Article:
You Want the Appeal Out by When?
President John F. Kennedy gave NASA a decade to get to the moon. My kids give Santa a year to come through with presents. But I wonder if the rocket scientists and St. Nick have the same “under-the-gun” feeling that many direct mail fundraisers have when preparing the next big campaign.
Both experienced and newbie fundraisers alike know that successful campaigns require an investment of financial resources and time. We’ve dealt with the financial issues, now let’s deal with time — the one resource of which we all have the same amount to spend.
I consulted numerous fundraising-industry colleagues at other agencies and organizations to find out how these folks use their time and what variables trip up even the best in the business. The consensus among more than a dozen of my peers is that it takes at least eight weeks from concept to mail to avoid overtime charges and mistakes due to haste.
That said, emergency appeals can be launched in hours if you’re prepared. Large quantities of 1 million addresses or more, coupled with a new agency-client relationship, can also add more time. So, while eight weeks was the median response, everyone agrees that each campaign is unique.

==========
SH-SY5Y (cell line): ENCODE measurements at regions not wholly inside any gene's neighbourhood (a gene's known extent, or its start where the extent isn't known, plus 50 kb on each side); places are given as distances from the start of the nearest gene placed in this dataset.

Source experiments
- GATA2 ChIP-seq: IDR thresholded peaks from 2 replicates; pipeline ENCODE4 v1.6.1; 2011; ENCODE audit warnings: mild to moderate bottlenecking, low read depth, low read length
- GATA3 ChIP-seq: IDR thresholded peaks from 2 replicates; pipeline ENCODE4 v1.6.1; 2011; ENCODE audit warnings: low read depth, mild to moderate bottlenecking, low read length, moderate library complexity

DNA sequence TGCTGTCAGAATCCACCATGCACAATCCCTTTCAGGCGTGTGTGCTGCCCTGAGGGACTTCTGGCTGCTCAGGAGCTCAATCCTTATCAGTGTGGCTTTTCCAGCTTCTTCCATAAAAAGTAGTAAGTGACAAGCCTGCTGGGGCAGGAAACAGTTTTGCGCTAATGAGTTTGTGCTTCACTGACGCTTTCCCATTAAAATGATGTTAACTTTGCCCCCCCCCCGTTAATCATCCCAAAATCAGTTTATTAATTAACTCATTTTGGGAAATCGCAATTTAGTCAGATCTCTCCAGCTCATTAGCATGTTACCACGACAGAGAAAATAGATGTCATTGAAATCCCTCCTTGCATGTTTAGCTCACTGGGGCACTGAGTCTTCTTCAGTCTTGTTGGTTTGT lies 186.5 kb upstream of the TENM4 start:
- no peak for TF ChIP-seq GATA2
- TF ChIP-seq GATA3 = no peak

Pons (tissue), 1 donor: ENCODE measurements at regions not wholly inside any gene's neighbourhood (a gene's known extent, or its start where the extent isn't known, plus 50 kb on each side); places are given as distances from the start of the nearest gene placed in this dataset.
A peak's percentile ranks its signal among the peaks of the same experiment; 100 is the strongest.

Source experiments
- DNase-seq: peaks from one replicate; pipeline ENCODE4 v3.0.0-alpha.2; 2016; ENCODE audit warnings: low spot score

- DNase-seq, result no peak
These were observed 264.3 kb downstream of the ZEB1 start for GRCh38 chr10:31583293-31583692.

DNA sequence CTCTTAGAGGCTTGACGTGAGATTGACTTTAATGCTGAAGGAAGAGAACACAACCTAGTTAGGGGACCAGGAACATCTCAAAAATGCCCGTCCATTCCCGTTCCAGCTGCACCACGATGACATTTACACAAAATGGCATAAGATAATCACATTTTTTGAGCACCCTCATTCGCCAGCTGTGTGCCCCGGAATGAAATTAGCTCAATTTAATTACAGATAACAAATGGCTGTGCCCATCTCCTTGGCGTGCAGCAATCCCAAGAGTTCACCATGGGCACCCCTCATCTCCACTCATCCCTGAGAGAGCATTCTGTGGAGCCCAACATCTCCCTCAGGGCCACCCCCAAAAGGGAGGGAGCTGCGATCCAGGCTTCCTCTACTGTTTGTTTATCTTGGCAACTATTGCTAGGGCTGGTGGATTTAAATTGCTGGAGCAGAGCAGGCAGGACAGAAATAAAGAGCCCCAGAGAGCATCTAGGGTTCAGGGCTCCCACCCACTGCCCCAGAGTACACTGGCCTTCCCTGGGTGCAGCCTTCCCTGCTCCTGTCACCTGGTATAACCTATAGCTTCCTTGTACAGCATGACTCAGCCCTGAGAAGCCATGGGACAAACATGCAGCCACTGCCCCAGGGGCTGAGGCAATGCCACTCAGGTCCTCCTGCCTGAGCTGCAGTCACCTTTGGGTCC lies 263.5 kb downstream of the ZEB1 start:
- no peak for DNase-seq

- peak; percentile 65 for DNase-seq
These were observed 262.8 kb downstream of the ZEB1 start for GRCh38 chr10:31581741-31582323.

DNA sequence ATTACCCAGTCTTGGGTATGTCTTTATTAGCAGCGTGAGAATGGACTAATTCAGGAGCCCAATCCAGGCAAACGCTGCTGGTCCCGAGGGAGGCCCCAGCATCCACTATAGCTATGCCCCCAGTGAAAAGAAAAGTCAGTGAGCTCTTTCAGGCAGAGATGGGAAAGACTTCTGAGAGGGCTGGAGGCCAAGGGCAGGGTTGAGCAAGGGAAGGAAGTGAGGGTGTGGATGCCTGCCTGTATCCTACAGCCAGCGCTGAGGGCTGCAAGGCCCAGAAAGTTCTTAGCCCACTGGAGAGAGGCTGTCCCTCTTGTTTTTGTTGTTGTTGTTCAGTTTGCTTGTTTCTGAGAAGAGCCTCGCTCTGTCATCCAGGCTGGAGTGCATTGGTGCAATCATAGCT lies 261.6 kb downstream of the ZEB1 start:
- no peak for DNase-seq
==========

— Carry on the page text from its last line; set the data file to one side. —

Most of my sources, however, mentioned two major phases that come into play. There’s the “concept to disk phase,” in which the campaign is designed and written; and then there’s the “disk to mail” phase, which sends the campaign into production and then into the mailstream.
Again, most agree that you must devote at least four weeks to the strategic and creative phase, and at least another four weeks to production.
Managing the process
There are myriad variables that can wreak havoc on even the most sound campaign strategies. When working with prospect-generation campaigns, for instance, you will have to manage the aspects of bringing in outside lists.